I was horrified to find that Mrs. Robinson, who had been quite kind, was in reality some kind of coupon con artist. No longer did the incident with the secondary VIC card seem like needless nit-picking from my manager -- I realized now that Mrs. Robinson had been trying to get double the deals.
A few weeks later I served her again. I wasn't sure at first -- the face was familiar, but the name on the card wasn't the same. But I knew her right away when she tried to give me the same huge pile of photocopied, expired coupons that she'd tried to pawn of last time!

I remember... the lady who got angry about my necklace.
A busy day, a customer with a WIC check for certain food items -- the first WIC check I'd ever had to process. I was already pretty nervous about it as I scanned the groceries that were not listed on the check first, getting that transaction out of the way before I would have to call my manager for help. As I worked, I noticed that the customer was giving my Celtic knot necklace a very skeptical look.
"What's it mean?" she asked abruptly.
"What does that mean?" she asked again, pointing at the necklace.
"Oh, I -- nothing, really."
"You don't know what it means?"
"It's a Celtic knot."
She was not pleased with this response. "That like the KKK?"
I almost dropped the milk. "No! No! Celtic! Like... like Irish?"
She just narrowed her eyes at me and gave my necklace another skeptical look, as if she didn't quite believe me but didn't care enough to raise a fuss about my evil gang sign KKK necklace.

I remember... the mafia man who bought me Skittles.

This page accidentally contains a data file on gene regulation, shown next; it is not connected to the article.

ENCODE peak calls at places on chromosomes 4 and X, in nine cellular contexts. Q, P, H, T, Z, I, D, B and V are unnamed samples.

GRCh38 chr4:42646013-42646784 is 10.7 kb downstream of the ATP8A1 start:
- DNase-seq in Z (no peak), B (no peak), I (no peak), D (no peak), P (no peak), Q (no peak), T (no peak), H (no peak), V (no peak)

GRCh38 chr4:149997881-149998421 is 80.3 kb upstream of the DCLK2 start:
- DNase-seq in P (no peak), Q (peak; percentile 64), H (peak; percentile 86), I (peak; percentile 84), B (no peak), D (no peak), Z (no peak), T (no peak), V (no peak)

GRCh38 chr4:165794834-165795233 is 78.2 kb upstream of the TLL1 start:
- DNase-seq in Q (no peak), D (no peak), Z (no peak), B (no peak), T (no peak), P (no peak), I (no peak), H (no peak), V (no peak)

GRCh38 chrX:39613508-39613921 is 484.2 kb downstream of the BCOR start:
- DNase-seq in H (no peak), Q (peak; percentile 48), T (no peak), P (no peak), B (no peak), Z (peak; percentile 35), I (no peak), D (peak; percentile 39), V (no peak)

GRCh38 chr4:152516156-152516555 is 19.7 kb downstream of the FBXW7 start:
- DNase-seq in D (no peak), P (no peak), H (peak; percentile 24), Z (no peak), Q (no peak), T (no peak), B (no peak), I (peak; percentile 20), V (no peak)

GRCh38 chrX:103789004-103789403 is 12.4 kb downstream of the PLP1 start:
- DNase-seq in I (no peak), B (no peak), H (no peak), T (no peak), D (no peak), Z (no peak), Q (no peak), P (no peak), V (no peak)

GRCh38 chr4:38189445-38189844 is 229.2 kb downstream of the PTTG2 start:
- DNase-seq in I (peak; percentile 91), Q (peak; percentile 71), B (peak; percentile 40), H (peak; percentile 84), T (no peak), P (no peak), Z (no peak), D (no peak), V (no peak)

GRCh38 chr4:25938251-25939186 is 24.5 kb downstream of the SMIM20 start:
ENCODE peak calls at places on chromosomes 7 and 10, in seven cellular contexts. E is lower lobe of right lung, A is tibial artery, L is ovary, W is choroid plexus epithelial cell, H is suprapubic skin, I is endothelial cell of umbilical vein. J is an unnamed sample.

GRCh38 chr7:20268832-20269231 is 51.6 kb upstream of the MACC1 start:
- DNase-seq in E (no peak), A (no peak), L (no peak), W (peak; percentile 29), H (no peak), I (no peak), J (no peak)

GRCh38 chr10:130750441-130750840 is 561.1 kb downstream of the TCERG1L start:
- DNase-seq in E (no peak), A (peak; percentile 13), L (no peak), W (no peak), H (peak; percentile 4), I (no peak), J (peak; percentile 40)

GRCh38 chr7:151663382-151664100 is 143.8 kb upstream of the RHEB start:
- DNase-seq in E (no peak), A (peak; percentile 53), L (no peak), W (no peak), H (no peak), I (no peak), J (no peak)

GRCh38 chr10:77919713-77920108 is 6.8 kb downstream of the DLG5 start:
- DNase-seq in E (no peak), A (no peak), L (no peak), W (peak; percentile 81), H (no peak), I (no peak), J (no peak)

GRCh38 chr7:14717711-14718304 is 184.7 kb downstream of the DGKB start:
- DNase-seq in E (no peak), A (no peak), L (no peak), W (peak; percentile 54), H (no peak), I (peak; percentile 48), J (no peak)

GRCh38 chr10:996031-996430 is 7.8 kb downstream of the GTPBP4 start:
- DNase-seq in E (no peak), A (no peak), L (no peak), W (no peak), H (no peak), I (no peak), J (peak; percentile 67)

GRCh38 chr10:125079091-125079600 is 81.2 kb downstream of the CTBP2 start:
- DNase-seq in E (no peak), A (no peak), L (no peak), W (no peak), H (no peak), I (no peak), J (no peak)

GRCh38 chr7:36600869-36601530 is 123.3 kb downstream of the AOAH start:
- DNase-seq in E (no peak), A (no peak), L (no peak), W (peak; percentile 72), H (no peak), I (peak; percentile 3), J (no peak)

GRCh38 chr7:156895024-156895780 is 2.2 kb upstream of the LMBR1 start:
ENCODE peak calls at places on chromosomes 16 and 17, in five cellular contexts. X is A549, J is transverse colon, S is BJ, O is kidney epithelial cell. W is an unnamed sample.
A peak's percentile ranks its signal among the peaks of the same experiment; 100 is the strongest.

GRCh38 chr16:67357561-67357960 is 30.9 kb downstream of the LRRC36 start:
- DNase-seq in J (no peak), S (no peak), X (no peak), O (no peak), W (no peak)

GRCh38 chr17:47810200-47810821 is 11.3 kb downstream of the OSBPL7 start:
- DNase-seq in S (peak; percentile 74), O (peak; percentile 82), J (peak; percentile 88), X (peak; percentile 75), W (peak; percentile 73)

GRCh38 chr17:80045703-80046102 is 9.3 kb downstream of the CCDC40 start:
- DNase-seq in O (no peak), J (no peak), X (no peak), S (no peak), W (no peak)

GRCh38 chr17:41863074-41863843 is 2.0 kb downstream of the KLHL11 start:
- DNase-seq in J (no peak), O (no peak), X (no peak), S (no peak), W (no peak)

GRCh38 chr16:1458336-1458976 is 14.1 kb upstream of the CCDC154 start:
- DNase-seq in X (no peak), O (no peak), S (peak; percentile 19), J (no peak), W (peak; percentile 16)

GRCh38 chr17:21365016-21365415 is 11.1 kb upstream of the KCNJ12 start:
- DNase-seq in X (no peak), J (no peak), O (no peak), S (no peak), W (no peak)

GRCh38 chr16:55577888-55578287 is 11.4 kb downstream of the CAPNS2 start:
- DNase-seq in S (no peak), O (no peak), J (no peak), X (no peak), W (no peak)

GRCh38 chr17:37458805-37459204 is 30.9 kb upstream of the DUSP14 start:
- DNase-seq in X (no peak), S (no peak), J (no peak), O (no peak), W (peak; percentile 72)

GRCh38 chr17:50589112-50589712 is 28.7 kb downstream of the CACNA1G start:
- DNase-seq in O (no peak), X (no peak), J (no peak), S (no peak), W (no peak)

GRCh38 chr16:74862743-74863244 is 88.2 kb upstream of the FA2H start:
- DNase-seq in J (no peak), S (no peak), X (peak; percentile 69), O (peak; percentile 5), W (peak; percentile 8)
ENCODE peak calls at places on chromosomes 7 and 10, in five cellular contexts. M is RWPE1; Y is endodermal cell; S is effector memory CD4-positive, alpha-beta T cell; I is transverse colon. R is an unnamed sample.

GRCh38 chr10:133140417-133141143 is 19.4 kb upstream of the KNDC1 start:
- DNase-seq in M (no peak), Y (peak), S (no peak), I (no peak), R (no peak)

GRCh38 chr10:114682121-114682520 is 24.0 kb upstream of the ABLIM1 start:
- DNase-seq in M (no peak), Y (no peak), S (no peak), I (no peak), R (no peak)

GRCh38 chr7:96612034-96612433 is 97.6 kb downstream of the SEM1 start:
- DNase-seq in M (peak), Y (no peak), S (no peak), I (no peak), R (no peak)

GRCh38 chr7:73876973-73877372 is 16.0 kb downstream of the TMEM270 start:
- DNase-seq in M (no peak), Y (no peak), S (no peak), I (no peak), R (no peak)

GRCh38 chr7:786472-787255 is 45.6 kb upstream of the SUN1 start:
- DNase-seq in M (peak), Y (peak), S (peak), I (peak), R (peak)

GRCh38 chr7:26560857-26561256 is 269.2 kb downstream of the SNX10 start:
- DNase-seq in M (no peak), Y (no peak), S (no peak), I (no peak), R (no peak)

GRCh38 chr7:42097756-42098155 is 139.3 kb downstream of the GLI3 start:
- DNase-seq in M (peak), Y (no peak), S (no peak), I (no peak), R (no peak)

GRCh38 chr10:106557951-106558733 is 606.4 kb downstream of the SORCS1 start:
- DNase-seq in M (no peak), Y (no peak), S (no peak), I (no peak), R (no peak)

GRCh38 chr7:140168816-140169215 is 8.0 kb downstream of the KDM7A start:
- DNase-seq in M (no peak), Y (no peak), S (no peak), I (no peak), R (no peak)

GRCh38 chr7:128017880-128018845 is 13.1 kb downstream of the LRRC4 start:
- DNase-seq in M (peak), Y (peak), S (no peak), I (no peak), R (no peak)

It was fairly late that evening, and business had been moving at a goodly clip for most of my shift. I leaned against my register, taking a break, when down my line came the strangest customer I had had that day. He was tall and dark and perhaps handsome as well (in that rugged 50s sort of way), was sharply-dressed in a pinstripe shirt, suspenders, slacks, and shiny shoes... and was pushing a cart loaded up to full capacity with alcohol of every kind.
"Hello, welcome to Harris Teeter!" I chirruped.
"Hello, Elizabeth. What's your favorite candy?" he queried in reply.
I automatically replied "Skittles," took his store card, and began scanning his mountains of liquor. He, meanwhile, thoughtfully perused the candy until he found a pack of Skittles, which he handed to me to ring up. I did so, thinking nothing of it, until at the end of the (long) transaction he said "You can keep those."
I awkwardly thanked him and gave him his cart... then, when he had disappeared out the doors, I realized that he hadn't completed the payment process with his debit card! I raced outside, found him, led him back, and watched with red-faced shame as he finished up the transaction, stoically took his receipt, and left again with his inordinate amount of alcohol in tow.

I remember doing a grande plie in cheap khakis my first night and splitting them open at the seam.

I remember running across the parking lot in a heavy summer rainstorm to roll up the windows on my car.

I remember meeting a man who was an amalgamation of all the traits I find most attractive.

I remember making a break-time nest for myself behind the bags of mulch.

I remember folding tiny origami cranes from receipt paper during slow times.

I remember trading poetry quotes with a hipster customer.